I've done my best to capture and internalize the spirit of Nimoy's Spock, which is really my benchmark. Quinto obviously did an amazing job with his Spock, but that's an alternate universe. My light at the end of the tunnel is Nimoy's Spock. From what I've seen of TOS, the conversations and the dialogue I've had, I don't think we've ever seen such complex inner-world ruminations or explanations. So, just in the writing alone, there's more Spock, there's farther down into the depths of Spock. There's a lot of freedom there to creating an inner emotional world that's much more on the surface, but, as I said, with utter respect and reverence for who he becomes and within cannon, and all that.
Is this a more emotional Spock?
I guess you could say that, yeah. When we first see him, he's sort of unraveled. This is a time when this epic conflict within him, human, Vulcan, in one being is really on the surface and plays out on the surface.
You auditioned not knowing what role you were up for, right?
That was something I discovered on my own. The first set of scenes I got were disguised, and I had no idea who it was. About three weeks later, a couple days before my final audition, essentially, I got a scene that revealed that Michael and I shared a father. I was like, “What? What? No! What?" Watching Discovery, at this point, I realized that Burnham was Sarek and Amanda's child, adopted child. I just couldn't believe it. I was like, "No farking way, man! That's not... how's this possible?" I just never thought he'd be again.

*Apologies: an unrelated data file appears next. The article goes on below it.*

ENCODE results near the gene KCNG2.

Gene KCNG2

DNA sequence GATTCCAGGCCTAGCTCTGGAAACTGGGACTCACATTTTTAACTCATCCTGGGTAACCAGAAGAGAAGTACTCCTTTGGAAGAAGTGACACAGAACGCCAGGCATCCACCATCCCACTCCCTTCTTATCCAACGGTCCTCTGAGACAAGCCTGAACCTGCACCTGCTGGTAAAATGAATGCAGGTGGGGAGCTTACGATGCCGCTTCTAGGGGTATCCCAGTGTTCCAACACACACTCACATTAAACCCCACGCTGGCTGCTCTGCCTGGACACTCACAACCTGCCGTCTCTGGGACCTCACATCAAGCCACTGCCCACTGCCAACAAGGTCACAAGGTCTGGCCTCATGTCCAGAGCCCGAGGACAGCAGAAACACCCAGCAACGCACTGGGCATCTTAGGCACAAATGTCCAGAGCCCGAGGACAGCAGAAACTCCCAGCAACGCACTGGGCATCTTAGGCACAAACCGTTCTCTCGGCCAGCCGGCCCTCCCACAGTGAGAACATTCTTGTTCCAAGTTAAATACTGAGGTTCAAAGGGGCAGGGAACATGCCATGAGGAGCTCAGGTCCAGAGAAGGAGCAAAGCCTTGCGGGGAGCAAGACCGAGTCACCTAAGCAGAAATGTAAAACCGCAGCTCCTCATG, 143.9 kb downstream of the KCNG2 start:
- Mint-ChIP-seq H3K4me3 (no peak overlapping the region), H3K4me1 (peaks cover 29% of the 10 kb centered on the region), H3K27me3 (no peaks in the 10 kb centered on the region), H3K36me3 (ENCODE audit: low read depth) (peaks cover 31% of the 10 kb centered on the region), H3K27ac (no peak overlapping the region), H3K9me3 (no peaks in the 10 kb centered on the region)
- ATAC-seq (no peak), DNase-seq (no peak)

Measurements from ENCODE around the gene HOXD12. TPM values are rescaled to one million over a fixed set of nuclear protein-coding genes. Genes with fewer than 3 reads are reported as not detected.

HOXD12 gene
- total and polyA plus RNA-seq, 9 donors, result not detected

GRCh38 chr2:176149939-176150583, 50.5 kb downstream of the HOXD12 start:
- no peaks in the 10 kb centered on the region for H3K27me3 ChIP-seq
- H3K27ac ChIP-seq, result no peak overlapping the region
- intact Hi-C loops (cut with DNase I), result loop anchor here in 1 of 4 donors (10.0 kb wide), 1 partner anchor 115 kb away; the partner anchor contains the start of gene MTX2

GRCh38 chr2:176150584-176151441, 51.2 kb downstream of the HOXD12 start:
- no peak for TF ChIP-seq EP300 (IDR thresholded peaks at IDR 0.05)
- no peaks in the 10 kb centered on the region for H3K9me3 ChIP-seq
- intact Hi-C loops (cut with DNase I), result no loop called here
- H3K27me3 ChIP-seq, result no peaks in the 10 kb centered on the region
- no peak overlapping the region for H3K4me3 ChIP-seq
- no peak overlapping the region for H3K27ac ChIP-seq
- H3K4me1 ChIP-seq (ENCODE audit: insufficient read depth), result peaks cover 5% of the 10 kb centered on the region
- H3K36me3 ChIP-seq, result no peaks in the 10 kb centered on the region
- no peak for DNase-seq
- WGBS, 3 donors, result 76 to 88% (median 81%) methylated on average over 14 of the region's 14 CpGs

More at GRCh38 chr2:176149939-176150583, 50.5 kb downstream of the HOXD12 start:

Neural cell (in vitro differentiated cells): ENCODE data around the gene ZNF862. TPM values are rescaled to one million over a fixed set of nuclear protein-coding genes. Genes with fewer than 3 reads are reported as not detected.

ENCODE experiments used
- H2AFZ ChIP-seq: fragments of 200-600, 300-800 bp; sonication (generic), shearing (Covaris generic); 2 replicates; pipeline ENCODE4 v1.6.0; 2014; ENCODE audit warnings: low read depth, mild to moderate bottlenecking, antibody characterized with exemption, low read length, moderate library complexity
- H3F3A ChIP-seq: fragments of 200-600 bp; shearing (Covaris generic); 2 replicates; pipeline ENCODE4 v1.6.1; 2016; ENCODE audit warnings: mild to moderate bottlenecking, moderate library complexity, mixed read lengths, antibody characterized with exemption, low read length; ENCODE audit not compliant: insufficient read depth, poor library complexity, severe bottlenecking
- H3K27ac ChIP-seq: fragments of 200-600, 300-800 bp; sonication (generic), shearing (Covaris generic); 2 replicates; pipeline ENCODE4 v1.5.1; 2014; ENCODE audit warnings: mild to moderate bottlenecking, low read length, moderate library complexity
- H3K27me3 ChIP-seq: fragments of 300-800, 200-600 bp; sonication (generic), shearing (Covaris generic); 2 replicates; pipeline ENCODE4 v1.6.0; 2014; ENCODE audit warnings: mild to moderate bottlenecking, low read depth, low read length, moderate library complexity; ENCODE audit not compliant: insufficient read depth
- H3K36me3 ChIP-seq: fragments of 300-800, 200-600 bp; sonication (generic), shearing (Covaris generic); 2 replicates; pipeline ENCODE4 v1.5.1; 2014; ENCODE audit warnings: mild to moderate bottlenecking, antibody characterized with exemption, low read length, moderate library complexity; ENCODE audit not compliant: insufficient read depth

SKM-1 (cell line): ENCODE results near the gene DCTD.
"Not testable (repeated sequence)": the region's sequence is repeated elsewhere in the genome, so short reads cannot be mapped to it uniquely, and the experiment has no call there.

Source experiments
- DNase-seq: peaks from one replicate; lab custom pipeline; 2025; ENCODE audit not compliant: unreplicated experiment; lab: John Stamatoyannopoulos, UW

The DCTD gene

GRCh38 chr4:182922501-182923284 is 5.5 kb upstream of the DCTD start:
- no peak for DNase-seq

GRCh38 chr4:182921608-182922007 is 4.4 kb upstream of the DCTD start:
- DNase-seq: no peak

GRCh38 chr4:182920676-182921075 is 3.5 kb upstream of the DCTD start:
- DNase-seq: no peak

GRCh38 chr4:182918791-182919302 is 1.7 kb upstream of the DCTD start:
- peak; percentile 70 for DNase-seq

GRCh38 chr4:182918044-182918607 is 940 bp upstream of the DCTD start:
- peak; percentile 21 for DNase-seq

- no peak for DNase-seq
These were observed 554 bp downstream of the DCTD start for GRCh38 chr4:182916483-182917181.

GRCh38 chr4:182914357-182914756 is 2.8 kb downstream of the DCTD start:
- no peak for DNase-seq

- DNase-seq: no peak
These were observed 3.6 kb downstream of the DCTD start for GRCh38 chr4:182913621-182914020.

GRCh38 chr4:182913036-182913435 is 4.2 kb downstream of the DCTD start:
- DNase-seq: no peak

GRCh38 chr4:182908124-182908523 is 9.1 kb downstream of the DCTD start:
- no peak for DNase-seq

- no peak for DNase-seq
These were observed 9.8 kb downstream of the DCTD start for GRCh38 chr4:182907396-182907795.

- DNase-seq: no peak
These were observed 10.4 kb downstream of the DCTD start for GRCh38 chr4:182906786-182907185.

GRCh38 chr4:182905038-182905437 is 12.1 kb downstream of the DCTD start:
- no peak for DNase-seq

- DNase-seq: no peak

When did you start to feel like Spock? Was it the ears? Was it getting the eyebrows shaved and raised?
As you know, he starts in a place that we don't immediately recognize him. Even in that way, I didn't feel like Spock, because he's not. That's kind of a gift for me as an actor because it's such a daunting task. I have time as Ethan to grow as an actor, to grow into Spock as an actor, and Spock himself is growing into Spock. I think that you'll see hopefully will be authentic, but I think the first time I really felt like, well, that Spock was… We did a big press shoot at the weekend. I hadn't really seen photos of myself yet. I'd seen photos of screens from the monitors, and I was like "Wow! This is real" and "That's me and that's Spock."